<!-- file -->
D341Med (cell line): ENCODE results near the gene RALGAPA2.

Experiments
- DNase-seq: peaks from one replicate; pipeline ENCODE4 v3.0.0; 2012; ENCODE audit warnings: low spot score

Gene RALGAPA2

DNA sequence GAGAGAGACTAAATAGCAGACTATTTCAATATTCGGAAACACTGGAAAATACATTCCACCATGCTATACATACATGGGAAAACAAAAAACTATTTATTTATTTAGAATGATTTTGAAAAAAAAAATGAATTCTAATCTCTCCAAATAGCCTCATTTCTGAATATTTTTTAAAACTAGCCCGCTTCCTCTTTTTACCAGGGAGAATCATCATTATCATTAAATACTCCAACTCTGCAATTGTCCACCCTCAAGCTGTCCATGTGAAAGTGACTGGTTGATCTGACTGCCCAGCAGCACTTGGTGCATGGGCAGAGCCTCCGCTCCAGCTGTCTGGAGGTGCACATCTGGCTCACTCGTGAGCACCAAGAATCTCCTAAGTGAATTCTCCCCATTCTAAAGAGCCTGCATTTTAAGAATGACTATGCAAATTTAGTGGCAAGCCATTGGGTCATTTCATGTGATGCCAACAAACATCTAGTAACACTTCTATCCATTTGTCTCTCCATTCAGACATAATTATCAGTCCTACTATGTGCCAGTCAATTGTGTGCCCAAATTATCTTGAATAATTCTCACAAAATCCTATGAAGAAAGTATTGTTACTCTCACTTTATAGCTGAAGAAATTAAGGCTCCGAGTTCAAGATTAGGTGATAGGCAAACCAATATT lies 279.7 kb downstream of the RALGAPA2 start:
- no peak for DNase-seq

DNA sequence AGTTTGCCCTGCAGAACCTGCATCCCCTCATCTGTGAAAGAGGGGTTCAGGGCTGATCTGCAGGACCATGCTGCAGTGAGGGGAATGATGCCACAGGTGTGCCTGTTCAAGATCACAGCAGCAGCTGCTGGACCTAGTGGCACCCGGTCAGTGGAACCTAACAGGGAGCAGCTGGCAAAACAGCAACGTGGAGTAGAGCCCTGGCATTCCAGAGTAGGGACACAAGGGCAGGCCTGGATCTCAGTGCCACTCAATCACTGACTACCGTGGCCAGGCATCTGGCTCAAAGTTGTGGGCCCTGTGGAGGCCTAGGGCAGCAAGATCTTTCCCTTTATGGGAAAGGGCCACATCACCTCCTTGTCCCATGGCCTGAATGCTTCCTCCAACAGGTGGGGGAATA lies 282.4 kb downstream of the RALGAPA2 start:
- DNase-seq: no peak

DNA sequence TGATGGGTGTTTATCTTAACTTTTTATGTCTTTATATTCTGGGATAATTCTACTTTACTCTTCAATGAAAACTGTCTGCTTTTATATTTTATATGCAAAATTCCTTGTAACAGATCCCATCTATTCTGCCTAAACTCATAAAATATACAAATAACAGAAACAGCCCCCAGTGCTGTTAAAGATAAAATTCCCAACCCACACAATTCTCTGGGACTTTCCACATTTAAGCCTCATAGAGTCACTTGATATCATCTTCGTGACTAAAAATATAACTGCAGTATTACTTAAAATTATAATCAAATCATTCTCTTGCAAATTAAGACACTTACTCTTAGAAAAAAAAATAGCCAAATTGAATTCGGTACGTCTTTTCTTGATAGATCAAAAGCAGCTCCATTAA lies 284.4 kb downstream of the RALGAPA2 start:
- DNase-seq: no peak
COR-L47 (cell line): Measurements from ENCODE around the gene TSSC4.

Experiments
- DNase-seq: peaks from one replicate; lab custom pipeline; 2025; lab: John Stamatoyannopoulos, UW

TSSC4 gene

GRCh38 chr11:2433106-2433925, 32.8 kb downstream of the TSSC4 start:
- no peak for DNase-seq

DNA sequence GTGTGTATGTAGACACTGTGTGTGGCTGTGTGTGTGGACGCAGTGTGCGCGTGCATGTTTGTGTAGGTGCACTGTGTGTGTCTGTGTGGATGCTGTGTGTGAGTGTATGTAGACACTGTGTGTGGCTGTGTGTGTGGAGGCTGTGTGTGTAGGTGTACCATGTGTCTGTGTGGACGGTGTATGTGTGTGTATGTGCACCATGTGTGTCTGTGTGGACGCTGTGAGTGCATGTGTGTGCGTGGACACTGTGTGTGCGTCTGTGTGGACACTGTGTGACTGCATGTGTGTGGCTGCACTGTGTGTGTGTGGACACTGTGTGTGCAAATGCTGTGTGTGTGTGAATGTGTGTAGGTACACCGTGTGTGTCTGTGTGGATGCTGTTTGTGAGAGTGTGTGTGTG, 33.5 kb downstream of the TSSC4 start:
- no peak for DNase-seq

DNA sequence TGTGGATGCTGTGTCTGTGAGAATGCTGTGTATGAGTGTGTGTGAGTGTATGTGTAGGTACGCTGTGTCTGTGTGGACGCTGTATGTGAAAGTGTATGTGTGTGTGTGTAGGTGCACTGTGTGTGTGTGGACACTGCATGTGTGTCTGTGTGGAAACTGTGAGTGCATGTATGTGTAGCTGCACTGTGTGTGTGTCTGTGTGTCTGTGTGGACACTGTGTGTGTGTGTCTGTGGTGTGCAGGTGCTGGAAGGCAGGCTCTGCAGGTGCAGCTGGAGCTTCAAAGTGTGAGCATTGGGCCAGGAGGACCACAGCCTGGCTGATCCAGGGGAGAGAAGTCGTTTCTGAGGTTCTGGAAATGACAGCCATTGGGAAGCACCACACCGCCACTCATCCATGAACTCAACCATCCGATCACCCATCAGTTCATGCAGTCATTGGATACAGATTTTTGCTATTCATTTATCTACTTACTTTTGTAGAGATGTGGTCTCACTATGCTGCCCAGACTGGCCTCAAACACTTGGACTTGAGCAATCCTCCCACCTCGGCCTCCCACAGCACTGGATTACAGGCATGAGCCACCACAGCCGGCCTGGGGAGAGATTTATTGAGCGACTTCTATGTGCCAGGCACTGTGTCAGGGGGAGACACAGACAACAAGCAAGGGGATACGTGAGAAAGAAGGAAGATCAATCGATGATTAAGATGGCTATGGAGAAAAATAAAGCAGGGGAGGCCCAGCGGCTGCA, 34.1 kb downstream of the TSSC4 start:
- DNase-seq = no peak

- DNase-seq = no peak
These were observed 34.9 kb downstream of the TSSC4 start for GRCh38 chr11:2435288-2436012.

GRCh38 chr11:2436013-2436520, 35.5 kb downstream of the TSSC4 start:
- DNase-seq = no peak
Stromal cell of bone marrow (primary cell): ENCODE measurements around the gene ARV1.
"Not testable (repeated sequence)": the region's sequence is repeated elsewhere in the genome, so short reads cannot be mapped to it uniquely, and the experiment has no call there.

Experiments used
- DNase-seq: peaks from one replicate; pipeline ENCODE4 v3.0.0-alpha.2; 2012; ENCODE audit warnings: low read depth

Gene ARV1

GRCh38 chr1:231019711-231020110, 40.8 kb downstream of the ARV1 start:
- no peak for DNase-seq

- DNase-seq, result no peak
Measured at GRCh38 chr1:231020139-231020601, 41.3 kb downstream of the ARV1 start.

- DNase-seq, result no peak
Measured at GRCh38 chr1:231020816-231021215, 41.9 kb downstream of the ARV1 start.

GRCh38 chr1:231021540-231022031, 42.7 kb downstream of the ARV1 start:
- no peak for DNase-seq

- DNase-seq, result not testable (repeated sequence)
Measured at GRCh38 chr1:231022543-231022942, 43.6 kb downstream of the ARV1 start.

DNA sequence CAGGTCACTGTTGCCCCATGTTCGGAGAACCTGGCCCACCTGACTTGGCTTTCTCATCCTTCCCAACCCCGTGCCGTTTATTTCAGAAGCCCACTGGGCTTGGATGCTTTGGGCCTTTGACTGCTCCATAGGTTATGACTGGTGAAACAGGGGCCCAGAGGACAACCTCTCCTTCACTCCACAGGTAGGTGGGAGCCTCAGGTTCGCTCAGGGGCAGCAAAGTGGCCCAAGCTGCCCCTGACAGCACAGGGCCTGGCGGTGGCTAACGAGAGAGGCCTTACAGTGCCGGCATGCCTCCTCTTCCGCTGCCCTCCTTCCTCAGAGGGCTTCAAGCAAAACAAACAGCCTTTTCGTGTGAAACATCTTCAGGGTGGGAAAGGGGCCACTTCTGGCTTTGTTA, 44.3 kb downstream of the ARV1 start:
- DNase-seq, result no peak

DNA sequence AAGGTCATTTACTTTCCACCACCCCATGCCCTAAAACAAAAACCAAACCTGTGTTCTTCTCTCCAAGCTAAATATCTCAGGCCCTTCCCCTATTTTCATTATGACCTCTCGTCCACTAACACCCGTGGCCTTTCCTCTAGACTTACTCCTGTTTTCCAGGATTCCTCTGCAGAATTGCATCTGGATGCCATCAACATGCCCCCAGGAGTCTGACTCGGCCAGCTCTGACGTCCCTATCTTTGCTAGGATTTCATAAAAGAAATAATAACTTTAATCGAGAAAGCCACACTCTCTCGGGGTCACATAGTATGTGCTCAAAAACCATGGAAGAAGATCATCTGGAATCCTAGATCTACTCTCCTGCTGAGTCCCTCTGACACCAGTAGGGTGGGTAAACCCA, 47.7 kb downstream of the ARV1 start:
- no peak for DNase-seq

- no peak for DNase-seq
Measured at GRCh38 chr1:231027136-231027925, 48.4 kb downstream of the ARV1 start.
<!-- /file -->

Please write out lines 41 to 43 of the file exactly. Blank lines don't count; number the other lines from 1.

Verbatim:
- DNase-seq, result no peak

DNA sequence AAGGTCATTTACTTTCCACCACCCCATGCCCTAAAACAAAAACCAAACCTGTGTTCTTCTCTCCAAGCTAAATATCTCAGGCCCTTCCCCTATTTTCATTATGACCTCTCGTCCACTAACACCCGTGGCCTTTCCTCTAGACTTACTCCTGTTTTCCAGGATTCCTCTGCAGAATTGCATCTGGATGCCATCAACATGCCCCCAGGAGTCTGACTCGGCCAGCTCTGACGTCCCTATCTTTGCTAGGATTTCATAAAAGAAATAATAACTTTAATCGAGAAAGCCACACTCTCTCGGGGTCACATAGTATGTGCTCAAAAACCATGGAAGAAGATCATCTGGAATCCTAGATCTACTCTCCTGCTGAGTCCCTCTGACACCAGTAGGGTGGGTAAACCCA, 47.7 kb downstream of the ARV1 start:
- no peak for DNase-seq